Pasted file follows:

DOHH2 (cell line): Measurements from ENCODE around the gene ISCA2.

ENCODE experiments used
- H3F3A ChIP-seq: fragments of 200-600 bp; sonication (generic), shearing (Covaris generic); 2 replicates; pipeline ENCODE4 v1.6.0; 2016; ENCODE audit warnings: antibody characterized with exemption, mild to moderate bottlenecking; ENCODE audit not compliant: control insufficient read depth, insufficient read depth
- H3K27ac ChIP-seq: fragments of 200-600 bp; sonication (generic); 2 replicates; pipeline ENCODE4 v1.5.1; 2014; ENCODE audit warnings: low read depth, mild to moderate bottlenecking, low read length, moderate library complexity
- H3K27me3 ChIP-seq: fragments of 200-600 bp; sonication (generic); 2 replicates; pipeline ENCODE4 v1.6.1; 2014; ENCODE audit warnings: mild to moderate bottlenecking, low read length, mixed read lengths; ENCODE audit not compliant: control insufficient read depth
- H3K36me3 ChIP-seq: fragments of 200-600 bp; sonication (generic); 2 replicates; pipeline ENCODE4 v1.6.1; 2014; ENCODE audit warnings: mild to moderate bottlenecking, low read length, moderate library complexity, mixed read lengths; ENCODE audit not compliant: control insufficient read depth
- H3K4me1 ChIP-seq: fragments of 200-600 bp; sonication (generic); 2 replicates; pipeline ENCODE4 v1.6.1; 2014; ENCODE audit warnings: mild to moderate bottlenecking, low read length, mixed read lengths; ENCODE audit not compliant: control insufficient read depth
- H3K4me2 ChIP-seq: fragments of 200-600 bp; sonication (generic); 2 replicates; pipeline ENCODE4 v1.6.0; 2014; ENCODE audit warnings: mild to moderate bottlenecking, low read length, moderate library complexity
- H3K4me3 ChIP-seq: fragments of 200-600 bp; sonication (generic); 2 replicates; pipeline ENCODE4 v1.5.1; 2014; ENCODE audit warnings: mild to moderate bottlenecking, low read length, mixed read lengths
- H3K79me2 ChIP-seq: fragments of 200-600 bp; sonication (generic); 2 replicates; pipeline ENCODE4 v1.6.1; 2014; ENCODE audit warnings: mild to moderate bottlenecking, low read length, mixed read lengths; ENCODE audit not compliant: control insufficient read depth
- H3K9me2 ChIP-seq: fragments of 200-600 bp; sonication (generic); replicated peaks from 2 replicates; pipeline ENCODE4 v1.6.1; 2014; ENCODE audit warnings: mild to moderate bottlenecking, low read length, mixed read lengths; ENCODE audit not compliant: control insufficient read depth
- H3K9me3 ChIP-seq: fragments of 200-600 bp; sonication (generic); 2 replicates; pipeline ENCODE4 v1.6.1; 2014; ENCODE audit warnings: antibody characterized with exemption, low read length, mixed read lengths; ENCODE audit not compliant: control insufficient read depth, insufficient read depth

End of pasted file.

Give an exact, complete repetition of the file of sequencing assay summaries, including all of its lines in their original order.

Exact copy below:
DOHH2 (cell line): Measurements from ENCODE around the gene ISCA2.

ENCODE experiments used
- H3F3A ChIP-seq: fragments of 200-600 bp; sonication (generic), shearing (Covaris generic); 2 replicates; pipeline ENCODE4 v1.6.0; 2016; ENCODE audit warnings: antibody characterized with exemption, mild to moderate bottlenecking; ENCODE audit not compliant: control insufficient read depth, insufficient read depth
- H3K27ac ChIP-seq: fragments of 200-600 bp; sonication (generic); 2 replicates; pipeline ENCODE4 v1.5.1; 2014; ENCODE audit warnings: low read depth, mild to moderate bottlenecking, low read length, moderate library complexity
- H3K27me3 ChIP-seq: fragments of 200-600 bp; sonication (generic); 2 replicates; pipeline ENCODE4 v1.6.1; 2014; ENCODE audit warnings: mild to moderate bottlenecking, low read length, mixed read lengths; ENCODE audit not compliant: control insufficient read depth
- H3K36me3 ChIP-seq: fragments of 200-600 bp; sonication (generic); 2 replicates; pipeline ENCODE4 v1.6.1; 2014; ENCODE audit warnings: mild to moderate bottlenecking, low read length, moderate library complexity, mixed read lengths; ENCODE audit not compliant: control insufficient read depth
- H3K4me1 ChIP-seq: fragments of 200-600 bp; sonication (generic); 2 replicates; pipeline ENCODE4 v1.6.1; 2014; ENCODE audit warnings: mild to moderate bottlenecking, low read length, mixed read lengths; ENCODE audit not compliant: control insufficient read depth
- H3K4me2 ChIP-seq: fragments of 200-600 bp; sonication (generic); 2 replicates; pipeline ENCODE4 v1.6.0; 2014; ENCODE audit warnings: mild to moderate bottlenecking, low read length, moderate library complexity
- H3K4me3 ChIP-seq: fragments of 200-600 bp; sonication (generic); 2 replicates; pipeline ENCODE4 v1.5.1; 2014; ENCODE audit warnings: mild to moderate bottlenecking, low read length, mixed read lengths
- H3K79me2 ChIP-seq: fragments of 200-600 bp; sonication (generic); 2 replicates; pipeline ENCODE4 v1.6.1; 2014; ENCODE audit warnings: mild to moderate bottlenecking, low read length, mixed read lengths; ENCODE audit not compliant: control insufficient read depth
- H3K9me2 ChIP-seq: fragments of 200-600 bp; sonication (generic); replicated peaks from 2 replicates; pipeline ENCODE4 v1.6.1; 2014; ENCODE audit warnings: mild to moderate bottlenecking, low read length, mixed read lengths; ENCODE audit not compliant: control insufficient read depth
- H3K9me3 ChIP-seq: fragments of 200-600 bp; sonication (generic); 2 replicates; pipeline ENCODE4 v1.6.1; 2014; ENCODE audit warnings: antibody characterized with exemption, low read length, mixed read lengths; ENCODE audit not compliant: control insufficient read depth, insufficient read depth